Former South African President Jacob Zuma failed to persuade the chairman of a judicial panel that’s probing graft during his tenure to step aside on the grounds that he wouldn’t act impartially.
Deputy Chief Justice Raymond Zondo denied he had a close personal or professional relationship with Zuma, or that his conduct indicated that he was biased against the former president.
“The application for my recusal” is dismissed, Zondo said in a ruling delivered in Johannesburg on Thursday.
President Cyril Ramaphosa, who succeeded Zuma in February 2018, has estimated that more than R500 billion ($32 billion) disappeared from state coffers during Zuma’s nine-year rule. While Zuma denies any wrongdoing, he has persistently frustrated efforts to investigate the allegations.
At least 34 other witnesses who’ve testified before Zondo’s panel implicated the former president in the embezzlement of state funds. Zuma appeared before the panel last year, but withdrew from proceedings after his lawyers objected to the line of questioning and argued that he was being unfairly cross-examined. Zondo then subpoenaed him to testify.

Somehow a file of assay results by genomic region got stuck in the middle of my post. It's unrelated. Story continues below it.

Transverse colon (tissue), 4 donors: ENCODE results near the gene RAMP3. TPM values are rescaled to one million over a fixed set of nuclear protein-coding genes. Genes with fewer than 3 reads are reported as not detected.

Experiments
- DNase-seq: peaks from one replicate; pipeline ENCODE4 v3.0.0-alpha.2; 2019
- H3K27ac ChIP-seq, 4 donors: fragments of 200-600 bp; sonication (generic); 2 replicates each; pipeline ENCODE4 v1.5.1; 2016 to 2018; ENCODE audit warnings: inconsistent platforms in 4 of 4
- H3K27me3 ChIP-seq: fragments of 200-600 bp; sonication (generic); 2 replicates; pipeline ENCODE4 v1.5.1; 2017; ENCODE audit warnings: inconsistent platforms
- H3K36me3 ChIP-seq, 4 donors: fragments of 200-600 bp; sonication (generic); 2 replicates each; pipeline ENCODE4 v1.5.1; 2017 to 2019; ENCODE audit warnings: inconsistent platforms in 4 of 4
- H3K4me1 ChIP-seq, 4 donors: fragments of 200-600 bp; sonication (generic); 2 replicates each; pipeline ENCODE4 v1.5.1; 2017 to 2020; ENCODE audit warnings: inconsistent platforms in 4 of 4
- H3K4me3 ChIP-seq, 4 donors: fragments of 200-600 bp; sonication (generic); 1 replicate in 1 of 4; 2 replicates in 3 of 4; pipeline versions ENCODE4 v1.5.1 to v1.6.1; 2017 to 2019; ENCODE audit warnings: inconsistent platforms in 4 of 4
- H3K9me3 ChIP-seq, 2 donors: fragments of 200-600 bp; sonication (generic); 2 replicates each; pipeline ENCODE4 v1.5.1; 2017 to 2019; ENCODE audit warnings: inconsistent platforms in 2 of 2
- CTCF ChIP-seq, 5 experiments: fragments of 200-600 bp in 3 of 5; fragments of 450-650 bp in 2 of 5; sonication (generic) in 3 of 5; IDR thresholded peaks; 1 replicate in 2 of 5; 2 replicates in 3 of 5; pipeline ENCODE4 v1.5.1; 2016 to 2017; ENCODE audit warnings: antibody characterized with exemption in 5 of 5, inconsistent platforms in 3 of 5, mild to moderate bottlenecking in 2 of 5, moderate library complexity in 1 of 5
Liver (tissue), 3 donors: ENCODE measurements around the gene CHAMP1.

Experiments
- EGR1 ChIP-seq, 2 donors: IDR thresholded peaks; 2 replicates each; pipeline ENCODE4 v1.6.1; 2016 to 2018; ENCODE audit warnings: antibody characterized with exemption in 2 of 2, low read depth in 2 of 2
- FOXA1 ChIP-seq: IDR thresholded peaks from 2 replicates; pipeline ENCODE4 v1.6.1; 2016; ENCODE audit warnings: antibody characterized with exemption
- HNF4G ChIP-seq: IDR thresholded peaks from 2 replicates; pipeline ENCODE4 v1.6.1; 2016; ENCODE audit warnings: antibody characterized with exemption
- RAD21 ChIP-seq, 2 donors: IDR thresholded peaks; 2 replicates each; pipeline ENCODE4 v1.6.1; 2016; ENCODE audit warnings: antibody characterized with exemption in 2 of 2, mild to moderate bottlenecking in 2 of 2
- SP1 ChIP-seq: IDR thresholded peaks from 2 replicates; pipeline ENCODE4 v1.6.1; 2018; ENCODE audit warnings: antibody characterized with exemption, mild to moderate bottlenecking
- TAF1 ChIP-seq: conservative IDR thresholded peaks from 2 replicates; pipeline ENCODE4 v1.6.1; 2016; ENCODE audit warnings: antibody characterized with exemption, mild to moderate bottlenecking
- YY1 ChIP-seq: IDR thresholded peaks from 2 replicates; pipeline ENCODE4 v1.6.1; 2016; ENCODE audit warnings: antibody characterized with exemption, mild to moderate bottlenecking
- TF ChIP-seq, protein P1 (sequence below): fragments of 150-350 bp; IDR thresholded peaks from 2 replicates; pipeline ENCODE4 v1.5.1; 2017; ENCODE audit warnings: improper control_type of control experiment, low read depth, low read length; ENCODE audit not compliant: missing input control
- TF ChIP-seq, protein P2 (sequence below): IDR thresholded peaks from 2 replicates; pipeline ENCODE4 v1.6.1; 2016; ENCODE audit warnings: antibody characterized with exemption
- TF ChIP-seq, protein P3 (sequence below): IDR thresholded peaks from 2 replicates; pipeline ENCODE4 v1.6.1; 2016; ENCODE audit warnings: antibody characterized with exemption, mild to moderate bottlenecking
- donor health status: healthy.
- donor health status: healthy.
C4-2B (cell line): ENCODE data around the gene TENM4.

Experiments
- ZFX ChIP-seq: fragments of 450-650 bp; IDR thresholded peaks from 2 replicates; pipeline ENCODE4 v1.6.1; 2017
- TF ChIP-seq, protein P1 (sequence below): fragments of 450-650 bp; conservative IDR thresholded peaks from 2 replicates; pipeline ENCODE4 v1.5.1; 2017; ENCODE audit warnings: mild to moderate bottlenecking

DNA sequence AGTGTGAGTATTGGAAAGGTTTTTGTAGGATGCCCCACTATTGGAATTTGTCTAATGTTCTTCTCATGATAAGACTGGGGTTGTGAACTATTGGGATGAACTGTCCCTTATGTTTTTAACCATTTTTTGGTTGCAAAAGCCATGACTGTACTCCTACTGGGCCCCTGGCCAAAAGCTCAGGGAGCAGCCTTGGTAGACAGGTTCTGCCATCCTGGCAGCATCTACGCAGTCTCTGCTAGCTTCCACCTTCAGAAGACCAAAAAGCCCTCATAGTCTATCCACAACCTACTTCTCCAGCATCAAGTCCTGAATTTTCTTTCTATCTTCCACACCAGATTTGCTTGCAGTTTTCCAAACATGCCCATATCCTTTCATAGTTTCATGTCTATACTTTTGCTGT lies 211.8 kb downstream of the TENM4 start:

Muzi Sikhakhane, Zuma’s lawyer, said his client would take the decision on review and would withdraw from the hearings.
“You have become a judge in the dispute that involves yourself,” he told Zondo.
Paul Pretorius, the head of the panel’s legal team, said proceedings should continue notwithstanding a review, and Zuma would be in violation of his summons if he unilaterally withdrew.
Zondo is due to rule on that issue after a short adjournment.